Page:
I’m not saying the bear market is over. But if U.S. stocks continue to slide, don’t blame the ISM’s recent decline. The Institute for Supply Management’s manufacturing index — the ISM Index — is otherwise known as the manufacturing purchasing managers index, or PMI. The ISM reflects the results of a monthly survey of purchasing managers at hundreds of U.S. manufacturing firms.
Economic calendar: Nonfarm payrolls and unemployment data due Friday, along with a consumer-credit update and more This key indicator of economic health is currently at 52.8 — down from as high as 63.7 in early 2021, and at its lowest level since the early days of the COVID-19 pandemic lockdown. As my MarketWatch colleague Jeffry Bartash reported, this latest reading is “a sign of creeping weakness in the U.S. economy.” Many bears have pounced on this latest reading as a reason to expect further weakness in coming months. They point out, with substantial historical supporting evidence, that corporate earnings tend to follow the lead of the ISM index with a several month time lag. But that most definitely does not mean equities will follow. The stock market’s current level already incorporates the bad earnings significance of the ISM’s latest report. The bears’ argument would be justified only if they could show that the market systematically ignores or misinterprets that significance. Yet there is no such evidence. Consider what I found upon measuring the correlation between the ISM index and the S&P 500 Index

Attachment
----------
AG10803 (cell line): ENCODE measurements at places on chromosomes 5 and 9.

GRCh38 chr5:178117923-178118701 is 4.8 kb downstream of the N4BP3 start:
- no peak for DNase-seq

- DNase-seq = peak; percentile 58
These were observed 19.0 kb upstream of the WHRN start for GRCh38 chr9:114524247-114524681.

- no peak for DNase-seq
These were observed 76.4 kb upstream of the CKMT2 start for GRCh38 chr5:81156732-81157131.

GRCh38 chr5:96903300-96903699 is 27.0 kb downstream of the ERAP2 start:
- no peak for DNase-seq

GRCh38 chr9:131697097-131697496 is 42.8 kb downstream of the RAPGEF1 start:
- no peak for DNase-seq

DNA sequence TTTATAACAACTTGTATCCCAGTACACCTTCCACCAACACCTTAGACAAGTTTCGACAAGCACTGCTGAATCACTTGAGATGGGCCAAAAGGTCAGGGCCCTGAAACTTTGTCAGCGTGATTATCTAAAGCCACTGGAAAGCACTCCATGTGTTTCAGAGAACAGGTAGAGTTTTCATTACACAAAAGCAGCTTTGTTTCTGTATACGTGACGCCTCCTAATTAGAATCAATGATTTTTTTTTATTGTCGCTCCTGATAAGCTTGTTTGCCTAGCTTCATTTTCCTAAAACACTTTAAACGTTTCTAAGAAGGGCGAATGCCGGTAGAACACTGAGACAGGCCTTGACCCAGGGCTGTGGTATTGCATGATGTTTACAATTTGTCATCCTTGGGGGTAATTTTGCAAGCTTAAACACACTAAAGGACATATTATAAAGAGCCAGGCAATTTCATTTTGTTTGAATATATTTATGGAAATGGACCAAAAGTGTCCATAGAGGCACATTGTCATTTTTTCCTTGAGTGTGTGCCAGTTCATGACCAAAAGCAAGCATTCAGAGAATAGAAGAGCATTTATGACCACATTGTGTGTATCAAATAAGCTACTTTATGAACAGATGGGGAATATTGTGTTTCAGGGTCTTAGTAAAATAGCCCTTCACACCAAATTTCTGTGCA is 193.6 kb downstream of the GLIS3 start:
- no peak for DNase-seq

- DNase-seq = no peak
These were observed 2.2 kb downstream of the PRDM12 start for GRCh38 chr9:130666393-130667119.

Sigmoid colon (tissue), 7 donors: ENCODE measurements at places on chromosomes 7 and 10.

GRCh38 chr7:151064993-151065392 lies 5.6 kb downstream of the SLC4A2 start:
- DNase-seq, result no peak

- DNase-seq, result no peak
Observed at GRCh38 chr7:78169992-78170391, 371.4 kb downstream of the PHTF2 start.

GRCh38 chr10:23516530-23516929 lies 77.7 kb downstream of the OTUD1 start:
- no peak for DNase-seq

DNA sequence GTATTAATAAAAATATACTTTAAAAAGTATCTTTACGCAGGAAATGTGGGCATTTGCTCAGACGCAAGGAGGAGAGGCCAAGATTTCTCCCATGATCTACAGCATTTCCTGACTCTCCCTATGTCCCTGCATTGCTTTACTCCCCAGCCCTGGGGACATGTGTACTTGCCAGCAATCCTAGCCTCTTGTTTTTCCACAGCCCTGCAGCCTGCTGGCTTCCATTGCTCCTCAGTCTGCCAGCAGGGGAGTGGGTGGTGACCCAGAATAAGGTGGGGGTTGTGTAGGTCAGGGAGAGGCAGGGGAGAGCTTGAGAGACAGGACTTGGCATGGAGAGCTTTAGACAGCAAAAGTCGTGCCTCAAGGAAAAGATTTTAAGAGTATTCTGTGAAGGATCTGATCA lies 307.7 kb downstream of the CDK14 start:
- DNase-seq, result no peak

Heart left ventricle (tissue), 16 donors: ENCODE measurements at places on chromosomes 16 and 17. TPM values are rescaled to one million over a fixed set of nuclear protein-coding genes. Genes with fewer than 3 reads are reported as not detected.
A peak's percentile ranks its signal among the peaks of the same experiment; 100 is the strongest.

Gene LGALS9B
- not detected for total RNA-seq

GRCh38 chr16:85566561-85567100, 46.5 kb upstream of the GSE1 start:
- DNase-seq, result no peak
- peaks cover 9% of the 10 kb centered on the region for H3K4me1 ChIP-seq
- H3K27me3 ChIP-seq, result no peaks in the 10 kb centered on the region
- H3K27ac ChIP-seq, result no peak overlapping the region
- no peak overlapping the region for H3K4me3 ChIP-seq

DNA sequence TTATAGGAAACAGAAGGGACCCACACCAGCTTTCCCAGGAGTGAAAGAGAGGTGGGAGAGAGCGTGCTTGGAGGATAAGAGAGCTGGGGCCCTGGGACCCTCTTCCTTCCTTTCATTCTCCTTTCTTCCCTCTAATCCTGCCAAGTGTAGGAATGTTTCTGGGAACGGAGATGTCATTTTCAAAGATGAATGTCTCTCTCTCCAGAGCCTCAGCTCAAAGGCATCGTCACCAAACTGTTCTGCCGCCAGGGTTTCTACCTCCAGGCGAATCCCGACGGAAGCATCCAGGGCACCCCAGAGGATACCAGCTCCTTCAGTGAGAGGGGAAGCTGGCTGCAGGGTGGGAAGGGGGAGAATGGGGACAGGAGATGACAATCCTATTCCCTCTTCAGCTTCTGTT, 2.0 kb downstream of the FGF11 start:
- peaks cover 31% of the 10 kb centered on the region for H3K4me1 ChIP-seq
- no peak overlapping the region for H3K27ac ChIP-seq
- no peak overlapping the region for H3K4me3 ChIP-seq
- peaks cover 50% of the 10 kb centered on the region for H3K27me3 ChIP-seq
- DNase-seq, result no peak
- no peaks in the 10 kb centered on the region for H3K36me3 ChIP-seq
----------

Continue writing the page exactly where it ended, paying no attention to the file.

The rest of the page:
When focusing on contemporaneous changes in these two indices, I found a significant positive correlation coefficient …